On Zero Discrimination Day this year (download brochure), UNAIDS is highlighting the urgent need to take action to end the inequalities surrounding income, sex, age, health status, occupation, disability, sexual orientation, drug use, gender identity, race, class, ethnicity and religion that continue to persist around the world.
Inequality is growing for more than 70% of the global population, exacerbating the risk of division and hampering economic and social development. And COVID-19 is hitting the most vulnerable people the hardest—even as new vaccines against COVID-19 are becoming available, there is great inequality in accessing them. Many have equated this to vaccine apartheid.
Discrimination and inequalities are closely intertwined. Intersecting forms of discrimination, be it structural or social, against individuals and groups can lead to a wide range of inequalities—for example, in income, educational outcomes, health and employment. However, inequalities themselves can also lead to stigma and discrimination. It is critical, therefore, when looking to reduce inequalities to address discrimination. Members of key populations are often discriminated against, stigmatized and, in many cases, criminalized and targeted by law enforcement. Research has shown that this social and structural discrimination results in significant inequalities in access to justice and in health outcomes.
Confronting inequalities and ending discrimination is critical to ending AIDS. The world is off track from delivering on the shared commitment to end AIDS by 2030 not because of a lack of knowledge, capability or means to beat AIDS, but because of structural inequalities that obstruct proven solutions in HIV prevention and treatment. For example, recent research shows that gay men and other men who have sex with men are twice as likely to acquire HIV if they live in a country with punitive approaches to sexual orientation than if they live in a country with supportive legislation.
Tackling inequality is not a new commitment—in 2015, all countries pledged to reduce inequality within and between countries as part of the Sustainable Development Goals. But it is not yet one that the world has delivered on. As well as being core to ending AIDS, tackling inequality will also advance the human rights of people who are living with HIV, make societies better prepared to beat COVID-19 and other pandemics and support economic recovery and stability. Fulfilling the promise to tackle inequality will save millions of lives and benefit society as a whole. To do this, we must confront discrimination in all its forms.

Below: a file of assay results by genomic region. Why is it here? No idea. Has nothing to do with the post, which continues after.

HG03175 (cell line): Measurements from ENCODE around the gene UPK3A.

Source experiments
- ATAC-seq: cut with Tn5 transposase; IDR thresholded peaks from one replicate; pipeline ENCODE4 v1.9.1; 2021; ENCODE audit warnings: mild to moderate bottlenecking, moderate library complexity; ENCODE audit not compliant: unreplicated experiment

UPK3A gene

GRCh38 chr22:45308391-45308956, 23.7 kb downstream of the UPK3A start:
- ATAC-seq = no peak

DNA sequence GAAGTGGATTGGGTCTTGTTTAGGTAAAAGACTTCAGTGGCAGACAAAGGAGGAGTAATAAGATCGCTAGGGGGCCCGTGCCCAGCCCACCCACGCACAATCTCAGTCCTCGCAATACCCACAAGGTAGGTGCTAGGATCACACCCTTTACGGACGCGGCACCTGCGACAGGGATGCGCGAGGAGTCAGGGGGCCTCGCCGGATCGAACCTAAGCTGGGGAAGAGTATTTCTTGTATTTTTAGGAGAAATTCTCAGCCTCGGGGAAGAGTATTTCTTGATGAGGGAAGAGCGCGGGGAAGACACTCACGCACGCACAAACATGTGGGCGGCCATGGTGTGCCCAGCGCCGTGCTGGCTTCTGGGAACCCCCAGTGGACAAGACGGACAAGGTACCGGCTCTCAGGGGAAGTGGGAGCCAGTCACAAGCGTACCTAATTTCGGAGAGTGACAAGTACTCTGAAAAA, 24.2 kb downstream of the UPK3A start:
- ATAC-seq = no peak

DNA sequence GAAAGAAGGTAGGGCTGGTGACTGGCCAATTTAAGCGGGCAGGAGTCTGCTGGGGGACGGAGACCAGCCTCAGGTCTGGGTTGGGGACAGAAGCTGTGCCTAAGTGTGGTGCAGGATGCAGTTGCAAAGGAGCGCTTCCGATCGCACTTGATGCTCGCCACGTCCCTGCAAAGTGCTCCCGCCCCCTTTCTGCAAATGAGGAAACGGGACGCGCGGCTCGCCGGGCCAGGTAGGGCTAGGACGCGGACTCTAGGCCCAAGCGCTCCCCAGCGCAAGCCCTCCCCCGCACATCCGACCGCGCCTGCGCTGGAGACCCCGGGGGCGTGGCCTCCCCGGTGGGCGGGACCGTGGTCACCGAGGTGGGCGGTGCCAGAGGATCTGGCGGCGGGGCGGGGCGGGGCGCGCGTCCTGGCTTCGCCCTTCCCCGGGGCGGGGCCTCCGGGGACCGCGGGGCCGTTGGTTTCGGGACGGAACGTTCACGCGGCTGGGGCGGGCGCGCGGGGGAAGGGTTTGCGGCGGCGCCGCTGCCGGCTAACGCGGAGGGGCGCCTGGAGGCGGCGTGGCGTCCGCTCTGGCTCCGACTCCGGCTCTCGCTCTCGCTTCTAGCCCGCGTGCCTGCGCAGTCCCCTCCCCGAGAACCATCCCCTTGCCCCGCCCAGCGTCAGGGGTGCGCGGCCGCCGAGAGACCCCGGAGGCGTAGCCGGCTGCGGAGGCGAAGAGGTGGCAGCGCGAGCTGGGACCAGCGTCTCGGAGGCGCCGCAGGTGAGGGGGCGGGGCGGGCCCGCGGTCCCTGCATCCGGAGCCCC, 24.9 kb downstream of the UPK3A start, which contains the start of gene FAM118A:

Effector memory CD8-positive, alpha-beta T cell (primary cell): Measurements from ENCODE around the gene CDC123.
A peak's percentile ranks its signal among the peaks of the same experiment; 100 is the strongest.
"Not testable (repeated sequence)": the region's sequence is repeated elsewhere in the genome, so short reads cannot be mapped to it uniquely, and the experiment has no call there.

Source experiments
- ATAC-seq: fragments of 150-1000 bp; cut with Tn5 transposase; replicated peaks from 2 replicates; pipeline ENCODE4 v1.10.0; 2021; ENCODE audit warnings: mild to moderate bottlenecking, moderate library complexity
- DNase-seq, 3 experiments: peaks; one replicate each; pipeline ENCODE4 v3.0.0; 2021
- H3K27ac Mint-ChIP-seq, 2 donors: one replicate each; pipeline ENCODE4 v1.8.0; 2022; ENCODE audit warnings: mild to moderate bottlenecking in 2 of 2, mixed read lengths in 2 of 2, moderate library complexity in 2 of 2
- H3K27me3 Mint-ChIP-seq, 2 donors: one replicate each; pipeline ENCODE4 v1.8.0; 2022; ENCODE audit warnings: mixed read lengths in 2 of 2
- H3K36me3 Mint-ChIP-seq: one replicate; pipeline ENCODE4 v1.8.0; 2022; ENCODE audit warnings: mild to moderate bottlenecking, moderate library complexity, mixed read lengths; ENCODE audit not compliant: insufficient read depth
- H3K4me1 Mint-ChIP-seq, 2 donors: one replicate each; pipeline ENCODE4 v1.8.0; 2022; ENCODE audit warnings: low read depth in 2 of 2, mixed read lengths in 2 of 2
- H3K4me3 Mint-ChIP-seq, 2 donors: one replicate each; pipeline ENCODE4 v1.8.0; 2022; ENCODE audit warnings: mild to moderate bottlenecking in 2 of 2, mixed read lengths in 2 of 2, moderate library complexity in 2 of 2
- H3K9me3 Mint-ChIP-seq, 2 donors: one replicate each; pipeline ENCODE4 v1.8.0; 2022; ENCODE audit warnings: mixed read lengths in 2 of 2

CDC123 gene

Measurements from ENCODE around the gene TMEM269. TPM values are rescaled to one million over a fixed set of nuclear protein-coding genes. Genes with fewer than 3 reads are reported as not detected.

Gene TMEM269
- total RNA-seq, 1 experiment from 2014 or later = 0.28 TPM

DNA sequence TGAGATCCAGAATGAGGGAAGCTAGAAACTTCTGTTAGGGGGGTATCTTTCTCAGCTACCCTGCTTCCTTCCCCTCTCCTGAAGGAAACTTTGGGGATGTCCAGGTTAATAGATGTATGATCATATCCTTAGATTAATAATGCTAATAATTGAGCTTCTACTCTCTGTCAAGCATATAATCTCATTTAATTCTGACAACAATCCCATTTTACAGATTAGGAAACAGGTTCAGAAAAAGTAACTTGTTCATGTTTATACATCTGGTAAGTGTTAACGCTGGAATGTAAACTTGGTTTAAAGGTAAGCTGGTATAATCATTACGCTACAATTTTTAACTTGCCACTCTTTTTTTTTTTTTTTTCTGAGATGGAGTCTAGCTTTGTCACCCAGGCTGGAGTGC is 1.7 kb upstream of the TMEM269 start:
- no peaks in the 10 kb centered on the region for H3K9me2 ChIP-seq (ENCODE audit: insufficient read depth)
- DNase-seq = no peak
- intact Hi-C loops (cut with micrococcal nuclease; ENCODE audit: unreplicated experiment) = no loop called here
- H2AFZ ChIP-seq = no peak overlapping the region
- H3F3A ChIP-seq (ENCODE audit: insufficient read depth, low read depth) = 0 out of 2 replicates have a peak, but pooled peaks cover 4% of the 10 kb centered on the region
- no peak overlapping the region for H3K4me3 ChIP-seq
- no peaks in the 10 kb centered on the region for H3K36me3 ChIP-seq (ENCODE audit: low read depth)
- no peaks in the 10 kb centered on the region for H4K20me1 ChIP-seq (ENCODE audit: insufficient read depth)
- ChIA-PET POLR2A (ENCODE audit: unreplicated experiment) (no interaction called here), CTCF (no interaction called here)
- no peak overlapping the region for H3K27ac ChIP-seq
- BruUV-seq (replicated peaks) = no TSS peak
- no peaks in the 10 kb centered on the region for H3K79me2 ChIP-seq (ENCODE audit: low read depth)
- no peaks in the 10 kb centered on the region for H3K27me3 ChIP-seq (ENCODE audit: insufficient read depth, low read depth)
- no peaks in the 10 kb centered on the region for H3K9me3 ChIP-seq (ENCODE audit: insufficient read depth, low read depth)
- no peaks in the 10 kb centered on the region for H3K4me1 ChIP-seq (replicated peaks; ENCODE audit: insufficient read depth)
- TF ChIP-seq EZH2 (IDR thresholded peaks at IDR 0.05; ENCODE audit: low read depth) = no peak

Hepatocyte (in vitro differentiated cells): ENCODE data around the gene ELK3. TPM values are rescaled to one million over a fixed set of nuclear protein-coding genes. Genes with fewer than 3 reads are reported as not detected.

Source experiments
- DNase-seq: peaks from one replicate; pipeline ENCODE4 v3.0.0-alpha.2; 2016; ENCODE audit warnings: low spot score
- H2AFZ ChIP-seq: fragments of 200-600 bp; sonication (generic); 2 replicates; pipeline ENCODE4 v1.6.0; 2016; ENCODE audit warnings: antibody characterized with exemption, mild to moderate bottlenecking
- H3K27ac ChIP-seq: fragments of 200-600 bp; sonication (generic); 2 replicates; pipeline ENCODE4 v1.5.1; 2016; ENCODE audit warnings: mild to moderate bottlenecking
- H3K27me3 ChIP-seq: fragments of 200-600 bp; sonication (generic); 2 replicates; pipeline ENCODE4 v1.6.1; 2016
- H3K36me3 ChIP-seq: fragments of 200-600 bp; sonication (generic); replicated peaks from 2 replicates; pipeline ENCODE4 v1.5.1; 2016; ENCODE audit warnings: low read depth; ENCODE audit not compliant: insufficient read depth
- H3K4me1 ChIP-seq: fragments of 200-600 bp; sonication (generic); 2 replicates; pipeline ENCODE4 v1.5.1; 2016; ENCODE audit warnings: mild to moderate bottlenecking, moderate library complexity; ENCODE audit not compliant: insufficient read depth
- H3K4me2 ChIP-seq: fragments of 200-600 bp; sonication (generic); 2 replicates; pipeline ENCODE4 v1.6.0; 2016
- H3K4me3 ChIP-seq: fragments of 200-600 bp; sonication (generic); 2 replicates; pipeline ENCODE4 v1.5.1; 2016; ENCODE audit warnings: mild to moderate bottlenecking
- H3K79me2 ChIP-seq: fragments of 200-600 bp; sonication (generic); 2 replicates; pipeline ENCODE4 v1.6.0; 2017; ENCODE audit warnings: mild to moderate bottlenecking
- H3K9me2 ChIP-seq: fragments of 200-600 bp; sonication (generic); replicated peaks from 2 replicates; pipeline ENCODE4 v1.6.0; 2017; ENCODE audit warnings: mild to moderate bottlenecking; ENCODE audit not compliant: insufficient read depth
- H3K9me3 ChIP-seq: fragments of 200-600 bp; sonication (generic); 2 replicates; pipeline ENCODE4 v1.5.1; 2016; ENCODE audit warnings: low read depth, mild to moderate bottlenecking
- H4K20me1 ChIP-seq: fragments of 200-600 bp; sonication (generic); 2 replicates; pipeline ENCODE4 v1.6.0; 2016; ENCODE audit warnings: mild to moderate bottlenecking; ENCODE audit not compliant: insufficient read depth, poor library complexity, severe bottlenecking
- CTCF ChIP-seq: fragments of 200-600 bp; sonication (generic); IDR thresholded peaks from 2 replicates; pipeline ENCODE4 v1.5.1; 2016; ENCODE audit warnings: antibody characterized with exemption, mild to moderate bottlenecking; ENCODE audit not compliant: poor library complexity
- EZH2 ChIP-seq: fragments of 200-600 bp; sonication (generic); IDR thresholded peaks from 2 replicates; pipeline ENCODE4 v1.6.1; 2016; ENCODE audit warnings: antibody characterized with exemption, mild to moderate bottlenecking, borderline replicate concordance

But to achieve dignity for all, political, economic and social policies need to protect the rights of everyone and pay attention to the needs of disadvantaged and marginalized communities.
Ending inequality requires transformative change. Greater efforts are needed to eradicate extreme poverty and hunger and there is a need to invest more in health, education, social protection and decent jobs.
Governments must promote inclusive social and economic growth. They must eliminate discriminatory laws, policies and practices in order to ensure equal opportunity and reduce inequalities.
But we can all play our part by calling out discrimination where we see it, by setting an example or by advocating to change the law. We all have a role to play in ending discrimination and so reducing inequalities.
We cannot achieve sustainable development and make the planet better for all if people are excluded from the chance of a better life. In today’s world, we are all interconnected. Global inequality affects us all, no matter who we are or where we are from.
This Zero Discrimination Day join us in raising awareness about the inequalities that prevent people from living a full and productive life and demanding that governments fulfil their commitments and obligations to end all forms of discrimination.